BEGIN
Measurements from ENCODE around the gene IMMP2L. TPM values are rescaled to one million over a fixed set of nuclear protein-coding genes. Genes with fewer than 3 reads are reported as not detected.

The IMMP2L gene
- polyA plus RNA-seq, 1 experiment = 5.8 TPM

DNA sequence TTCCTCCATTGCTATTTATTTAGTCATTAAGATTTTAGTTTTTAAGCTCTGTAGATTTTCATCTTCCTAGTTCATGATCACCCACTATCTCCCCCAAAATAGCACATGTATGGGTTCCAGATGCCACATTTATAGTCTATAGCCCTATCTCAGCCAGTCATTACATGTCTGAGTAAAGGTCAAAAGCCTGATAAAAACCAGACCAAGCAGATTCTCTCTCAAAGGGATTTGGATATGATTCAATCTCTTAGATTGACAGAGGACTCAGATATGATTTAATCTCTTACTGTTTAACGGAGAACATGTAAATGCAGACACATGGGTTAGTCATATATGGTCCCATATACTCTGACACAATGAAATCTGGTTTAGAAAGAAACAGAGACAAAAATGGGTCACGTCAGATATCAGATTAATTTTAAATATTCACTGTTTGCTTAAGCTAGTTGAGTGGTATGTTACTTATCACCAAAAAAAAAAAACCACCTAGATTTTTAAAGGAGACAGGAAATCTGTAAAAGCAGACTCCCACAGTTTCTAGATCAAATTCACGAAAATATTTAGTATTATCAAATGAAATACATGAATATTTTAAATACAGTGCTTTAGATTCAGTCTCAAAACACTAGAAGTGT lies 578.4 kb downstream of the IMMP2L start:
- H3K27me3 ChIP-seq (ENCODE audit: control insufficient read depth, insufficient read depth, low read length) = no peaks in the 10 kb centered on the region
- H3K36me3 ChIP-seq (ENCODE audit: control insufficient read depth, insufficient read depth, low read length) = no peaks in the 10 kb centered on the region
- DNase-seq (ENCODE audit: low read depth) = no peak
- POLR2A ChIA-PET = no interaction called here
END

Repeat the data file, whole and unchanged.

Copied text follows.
Measurements from ENCODE around the gene IMMP2L. TPM values are rescaled to one million over a fixed set of nuclear protein-coding genes. Genes with fewer than 3 reads are reported as not detected.

The IMMP2L gene
- polyA plus RNA-seq, 1 experiment = 5.8 TPM

DNA sequence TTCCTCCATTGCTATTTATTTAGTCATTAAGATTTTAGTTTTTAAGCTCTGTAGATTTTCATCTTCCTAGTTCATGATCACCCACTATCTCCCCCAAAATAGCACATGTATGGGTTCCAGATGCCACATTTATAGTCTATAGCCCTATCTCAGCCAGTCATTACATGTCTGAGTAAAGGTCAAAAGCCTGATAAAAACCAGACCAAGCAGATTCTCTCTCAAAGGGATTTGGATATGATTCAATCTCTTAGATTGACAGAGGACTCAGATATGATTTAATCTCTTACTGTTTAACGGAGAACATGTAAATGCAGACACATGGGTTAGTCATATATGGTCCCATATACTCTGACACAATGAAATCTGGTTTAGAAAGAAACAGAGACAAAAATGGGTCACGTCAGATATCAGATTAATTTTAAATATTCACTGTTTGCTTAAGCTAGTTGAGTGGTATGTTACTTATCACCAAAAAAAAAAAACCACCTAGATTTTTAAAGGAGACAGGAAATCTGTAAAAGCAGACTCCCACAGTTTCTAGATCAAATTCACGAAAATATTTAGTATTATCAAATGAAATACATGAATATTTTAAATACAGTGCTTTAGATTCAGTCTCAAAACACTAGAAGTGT lies 578.4 kb downstream of the IMMP2L start:
- H3K27me3 ChIP-seq (ENCODE audit: control insufficient read depth, insufficient read depth, low read length) = no peaks in the 10 kb centered on the region
- H3K36me3 ChIP-seq (ENCODE audit: control insufficient read depth, insufficient read depth, low read length) = no peaks in the 10 kb centered on the region
- DNase-seq (ENCODE audit: low read depth) = no peak
- POLR2A ChIA-PET = no interaction called here